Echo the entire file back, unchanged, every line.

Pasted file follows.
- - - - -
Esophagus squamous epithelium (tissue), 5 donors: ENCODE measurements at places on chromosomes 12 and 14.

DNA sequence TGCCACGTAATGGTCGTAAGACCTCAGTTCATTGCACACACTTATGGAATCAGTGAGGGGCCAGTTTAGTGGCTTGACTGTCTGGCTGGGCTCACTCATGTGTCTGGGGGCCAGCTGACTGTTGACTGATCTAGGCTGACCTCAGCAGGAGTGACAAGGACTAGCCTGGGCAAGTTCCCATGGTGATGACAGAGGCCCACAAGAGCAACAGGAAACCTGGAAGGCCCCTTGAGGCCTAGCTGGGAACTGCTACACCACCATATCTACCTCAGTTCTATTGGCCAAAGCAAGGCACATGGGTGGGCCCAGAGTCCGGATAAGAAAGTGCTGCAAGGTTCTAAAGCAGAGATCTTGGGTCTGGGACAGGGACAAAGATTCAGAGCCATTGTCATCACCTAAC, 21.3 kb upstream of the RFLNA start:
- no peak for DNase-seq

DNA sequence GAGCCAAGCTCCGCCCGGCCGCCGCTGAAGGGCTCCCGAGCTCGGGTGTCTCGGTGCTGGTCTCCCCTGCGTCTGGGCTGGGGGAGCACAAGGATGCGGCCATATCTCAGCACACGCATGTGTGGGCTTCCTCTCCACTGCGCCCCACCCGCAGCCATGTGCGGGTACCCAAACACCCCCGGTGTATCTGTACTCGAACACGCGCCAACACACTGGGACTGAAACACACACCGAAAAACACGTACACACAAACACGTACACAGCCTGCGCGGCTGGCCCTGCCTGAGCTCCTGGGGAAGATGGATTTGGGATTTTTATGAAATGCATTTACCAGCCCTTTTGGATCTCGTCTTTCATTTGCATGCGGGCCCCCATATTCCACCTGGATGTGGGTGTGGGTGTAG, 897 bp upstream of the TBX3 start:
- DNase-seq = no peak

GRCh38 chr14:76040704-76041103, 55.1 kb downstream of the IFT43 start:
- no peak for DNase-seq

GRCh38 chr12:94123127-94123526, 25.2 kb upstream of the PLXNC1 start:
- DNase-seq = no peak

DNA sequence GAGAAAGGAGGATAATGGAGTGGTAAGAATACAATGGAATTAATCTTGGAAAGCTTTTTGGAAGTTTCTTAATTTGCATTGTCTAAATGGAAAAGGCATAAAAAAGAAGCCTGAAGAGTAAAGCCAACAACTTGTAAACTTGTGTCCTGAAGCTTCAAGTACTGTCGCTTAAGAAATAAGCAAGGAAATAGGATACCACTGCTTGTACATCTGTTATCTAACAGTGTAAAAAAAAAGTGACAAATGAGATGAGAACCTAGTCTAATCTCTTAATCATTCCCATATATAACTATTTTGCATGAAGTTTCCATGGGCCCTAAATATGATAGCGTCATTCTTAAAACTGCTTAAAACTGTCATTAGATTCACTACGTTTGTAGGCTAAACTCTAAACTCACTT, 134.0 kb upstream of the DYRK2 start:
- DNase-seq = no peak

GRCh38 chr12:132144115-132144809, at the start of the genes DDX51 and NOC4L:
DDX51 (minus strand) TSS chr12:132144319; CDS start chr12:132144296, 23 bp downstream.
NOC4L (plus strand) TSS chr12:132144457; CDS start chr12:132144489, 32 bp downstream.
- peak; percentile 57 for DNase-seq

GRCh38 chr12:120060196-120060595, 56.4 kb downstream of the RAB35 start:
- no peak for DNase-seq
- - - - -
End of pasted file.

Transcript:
Esophagus squamous epithelium (tissue), 5 donors: ENCODE measurements at places on chromosomes 12 and 14.

DNA sequence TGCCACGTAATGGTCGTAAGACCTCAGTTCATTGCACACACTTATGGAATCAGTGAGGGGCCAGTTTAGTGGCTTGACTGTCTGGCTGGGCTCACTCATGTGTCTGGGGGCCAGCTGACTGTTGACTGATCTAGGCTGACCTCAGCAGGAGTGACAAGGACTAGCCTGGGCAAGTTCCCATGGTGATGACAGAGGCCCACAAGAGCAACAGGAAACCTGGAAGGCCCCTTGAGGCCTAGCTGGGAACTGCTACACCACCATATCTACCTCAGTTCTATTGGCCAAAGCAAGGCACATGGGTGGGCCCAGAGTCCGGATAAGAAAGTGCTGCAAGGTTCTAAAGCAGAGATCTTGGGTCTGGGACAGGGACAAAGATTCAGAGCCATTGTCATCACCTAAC, 21.3 kb upstream of the RFLNA start:
- no peak for DNase-seq

DNA sequence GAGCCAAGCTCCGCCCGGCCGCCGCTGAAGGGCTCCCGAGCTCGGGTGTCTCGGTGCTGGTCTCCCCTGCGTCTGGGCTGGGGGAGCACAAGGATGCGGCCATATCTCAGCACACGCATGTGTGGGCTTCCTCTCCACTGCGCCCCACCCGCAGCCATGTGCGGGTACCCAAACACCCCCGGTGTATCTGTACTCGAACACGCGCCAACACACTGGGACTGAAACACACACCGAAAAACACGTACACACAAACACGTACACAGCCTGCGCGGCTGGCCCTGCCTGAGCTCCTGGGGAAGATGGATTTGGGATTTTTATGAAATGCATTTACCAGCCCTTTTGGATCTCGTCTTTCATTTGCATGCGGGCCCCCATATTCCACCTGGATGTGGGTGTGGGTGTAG, 897 bp upstream of the TBX3 start:
- DNase-seq = no peak

GRCh38 chr14:76040704-76041103, 55.1 kb downstream of the IFT43 start:
- no peak for DNase-seq

GRCh38 chr12:94123127-94123526, 25.2 kb upstream of the PLXNC1 start:
- DNase-seq = no peak

DNA sequence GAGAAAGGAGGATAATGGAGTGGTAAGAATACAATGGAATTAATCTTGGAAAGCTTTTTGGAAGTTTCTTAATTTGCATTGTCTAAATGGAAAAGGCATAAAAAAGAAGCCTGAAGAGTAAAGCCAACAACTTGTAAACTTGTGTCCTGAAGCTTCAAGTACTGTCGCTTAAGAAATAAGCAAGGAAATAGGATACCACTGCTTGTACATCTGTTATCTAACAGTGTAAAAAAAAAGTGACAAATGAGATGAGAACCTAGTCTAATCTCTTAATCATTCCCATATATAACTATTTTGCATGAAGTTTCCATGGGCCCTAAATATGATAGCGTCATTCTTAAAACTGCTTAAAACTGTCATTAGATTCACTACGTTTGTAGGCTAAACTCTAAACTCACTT, 134.0 kb upstream of the DYRK2 start:
- DNase-seq = no peak

GRCh38 chr12:132144115-132144809, at the start of the genes DDX51 and NOC4L:
DDX51 (minus strand) TSS chr12:132144319; CDS start chr12:132144296, 23 bp downstream.
NOC4L (plus strand) TSS chr12:132144457; CDS start chr12:132144489, 32 bp downstream.
- peak; percentile 57 for DNase-seq

GRCh38 chr12:120060196-120060595, 56.4 kb downstream of the RAB35 start:
- no peak for DNase-seq